Fresh, unique perspectives on recent books from across the hemisphere originally published in English, Spanish and Portuguese.
During the early 1990s, many Latin American and U.S. analysts expressed concerns about an Asian giant that was buying Brazilian iron ore and investing in Mexican manufacturing, while at the same time showing signs of out-competing Latin American and U.S. firms in the region. That giant was Japan.
Hysteria heightened and academic research accumulated. But today few people worry about Japan’s role in the region—despite the fact that it is a top-five trading partner and has a large diaspora that includes Peru’s Alberto Fujimori, a former (now jailed) Latin American president.
Is history repeating itself? The new source of hand-wringing in the region is China, which, like Japan years earlier, is portrayed by many as stealing Latin American jobs, plundering the region’s resources and creating diplomatic alliances that could erode the rule of law. At the same time, some U.S. observers see China’s inroads as a threat in the U.S.’s backyard.
How do we make sense of China and Latin America? Are China’s ever-expanding ties a significant threat to Latin American development and/or U.S. strategic interests in the region? These are the questions that a burgeoning group of scholars are beginning to ask. Among them are the editors of China Engages Latin America: Tracing the Trajectory—Adrian H. Hearn of the University of Sydney and José Luis León-Manríquez of the Universidad Autónoma Metropolitana in Mexico City. This is a must-read for those seeking to better understand Chinese engagement in Latin America.
Not only is their book one of the broadest and most balanced in a steady stream of volumes dedicated to the topic; it truly breaks new ground. It does so by presenting the latest and most dispassionate economic analyses of the China–Latin America relationship and anthropological evidence on how this relationship is playing out in communities.
The abrupt resignation in mid-March of the U.S. ambassador to Mexico—just as President Barack Obama was embarking on a five-day friendship mission to Latin America—is a stark example of the delicate, often irascible bilateral relationship. A diplomatic cable unearthed by WikiLeaks, in which Ambassador Carlos Pascual characterized Mexican security forces as ineffective and riddled with infighting, had ignited President Felipe Calderón’s wrath.
Despite public assertions that U.S.–Mexico ties are stronger than ever, the Pascual affair exposed the underside of a thorny bilateral relationship that unfolds on multiple fronts such as the drug war, border security, trade, and migration—each with different political fault lines.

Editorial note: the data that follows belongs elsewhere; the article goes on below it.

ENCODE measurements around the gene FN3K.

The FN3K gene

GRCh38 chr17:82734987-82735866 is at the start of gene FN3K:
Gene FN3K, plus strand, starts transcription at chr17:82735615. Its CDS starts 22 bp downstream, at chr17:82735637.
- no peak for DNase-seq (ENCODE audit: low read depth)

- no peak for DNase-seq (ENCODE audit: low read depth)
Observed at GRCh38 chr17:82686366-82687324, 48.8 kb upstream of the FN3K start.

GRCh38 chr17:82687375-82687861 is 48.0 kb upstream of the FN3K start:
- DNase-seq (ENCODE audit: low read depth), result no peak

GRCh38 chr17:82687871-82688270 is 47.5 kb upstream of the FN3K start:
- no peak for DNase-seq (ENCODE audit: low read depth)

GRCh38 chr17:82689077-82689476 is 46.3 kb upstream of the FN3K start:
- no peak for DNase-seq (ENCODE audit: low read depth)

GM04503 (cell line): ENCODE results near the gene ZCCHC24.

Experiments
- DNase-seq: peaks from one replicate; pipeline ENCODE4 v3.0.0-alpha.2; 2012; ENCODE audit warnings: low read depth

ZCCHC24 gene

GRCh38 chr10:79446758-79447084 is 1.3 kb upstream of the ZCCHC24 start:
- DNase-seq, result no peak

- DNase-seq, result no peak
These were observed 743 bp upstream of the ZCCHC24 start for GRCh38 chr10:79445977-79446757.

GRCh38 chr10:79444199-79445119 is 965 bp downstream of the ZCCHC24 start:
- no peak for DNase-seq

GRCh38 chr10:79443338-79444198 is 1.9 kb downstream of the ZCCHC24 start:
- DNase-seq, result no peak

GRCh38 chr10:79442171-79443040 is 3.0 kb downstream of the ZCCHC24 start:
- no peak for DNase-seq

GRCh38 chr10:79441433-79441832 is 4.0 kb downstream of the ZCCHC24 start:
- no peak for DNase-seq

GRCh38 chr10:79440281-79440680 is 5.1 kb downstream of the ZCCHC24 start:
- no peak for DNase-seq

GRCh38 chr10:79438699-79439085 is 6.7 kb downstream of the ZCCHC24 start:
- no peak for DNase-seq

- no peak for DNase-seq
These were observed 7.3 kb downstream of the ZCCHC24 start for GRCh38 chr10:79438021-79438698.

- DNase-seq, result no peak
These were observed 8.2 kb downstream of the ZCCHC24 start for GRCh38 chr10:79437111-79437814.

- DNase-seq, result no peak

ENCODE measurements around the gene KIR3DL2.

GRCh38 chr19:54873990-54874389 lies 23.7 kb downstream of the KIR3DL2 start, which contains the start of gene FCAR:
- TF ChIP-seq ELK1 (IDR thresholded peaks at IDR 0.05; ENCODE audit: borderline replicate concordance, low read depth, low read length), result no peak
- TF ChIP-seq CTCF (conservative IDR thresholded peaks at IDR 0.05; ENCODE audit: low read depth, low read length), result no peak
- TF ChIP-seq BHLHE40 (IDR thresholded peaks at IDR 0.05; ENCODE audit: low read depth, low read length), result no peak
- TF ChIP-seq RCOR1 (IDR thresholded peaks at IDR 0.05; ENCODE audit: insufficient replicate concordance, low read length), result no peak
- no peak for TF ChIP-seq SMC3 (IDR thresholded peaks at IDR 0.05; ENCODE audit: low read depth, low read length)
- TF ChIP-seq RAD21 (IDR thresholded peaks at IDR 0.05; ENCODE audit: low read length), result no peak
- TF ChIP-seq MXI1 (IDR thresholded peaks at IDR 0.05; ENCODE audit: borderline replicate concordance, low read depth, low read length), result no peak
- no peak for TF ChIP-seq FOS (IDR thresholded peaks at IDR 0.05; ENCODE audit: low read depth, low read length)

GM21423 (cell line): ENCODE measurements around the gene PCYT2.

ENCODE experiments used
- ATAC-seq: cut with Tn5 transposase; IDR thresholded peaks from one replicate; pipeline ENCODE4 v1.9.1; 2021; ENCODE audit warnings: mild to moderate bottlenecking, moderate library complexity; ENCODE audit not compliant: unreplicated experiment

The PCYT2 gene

That a Mexican president would dare to openly excoriate a sitting ambassador and publicly criticize the U.S. government reflects—in part—Mexico’s increased capacity to leverage the inherent asymmetry with its powerful northern neighbor since 1980. It appears that Mexico has found its voice in negotiating with the United States. At least that is what Alexandra Délano argues in Mexico and Its Diaspora in the United States: Policies of Emigration since 1848.
Délano, an assistant professor of global studies at The New School in New York City, completed her book well before the Pascual affair, but she bases her conclusion on an analysis of U.S.-bound migration over the past 160 years, which she uses to chronicle the evolution of the relationship and argue that U.S.-bound migration is no longer simply a safety valve for Mexican underemployment. Focusing on emigration policies, she methodically documents how Mexico changed its posture toward the exodus of its citizens from indifference—dubbed “the policy of having no policy” by Manuel Garcia y Griego—to strategic, proactive engagement.
In the first decade of the 2000s, Uruguay unsuccessfully tried to sign a bilateral free-trade agreement (FTA) with the United States. These efforts were pursued first by the administration of President Jorge Batlle (2000–2005) of the center-right Partido Colorado and then by President Tabaré Vázquez (2005–2010) of the center-left Frente Amplio coalition. Many observers believed the drive to enact a U.S.–Uruguay FTA reflected Uruguay’s dissatisfaction with the structure and benefits of the regional trading bloc Mercado Común del Sur (MERCOSUR), which many Uruguayans believe never lived up to expectations. It also demonstrated Uruguay’s willingness to defy regional powerhouses Argentina and Brazil—MERCOSUR’s two biggest partners—which both opposed unilateral Uruguayan efforts to negotiate with the United States.
But why didn’t the two parties succeed in getting an agreement that fit Uruguay’s needs and was seemingly aligned with U.S. trade policy?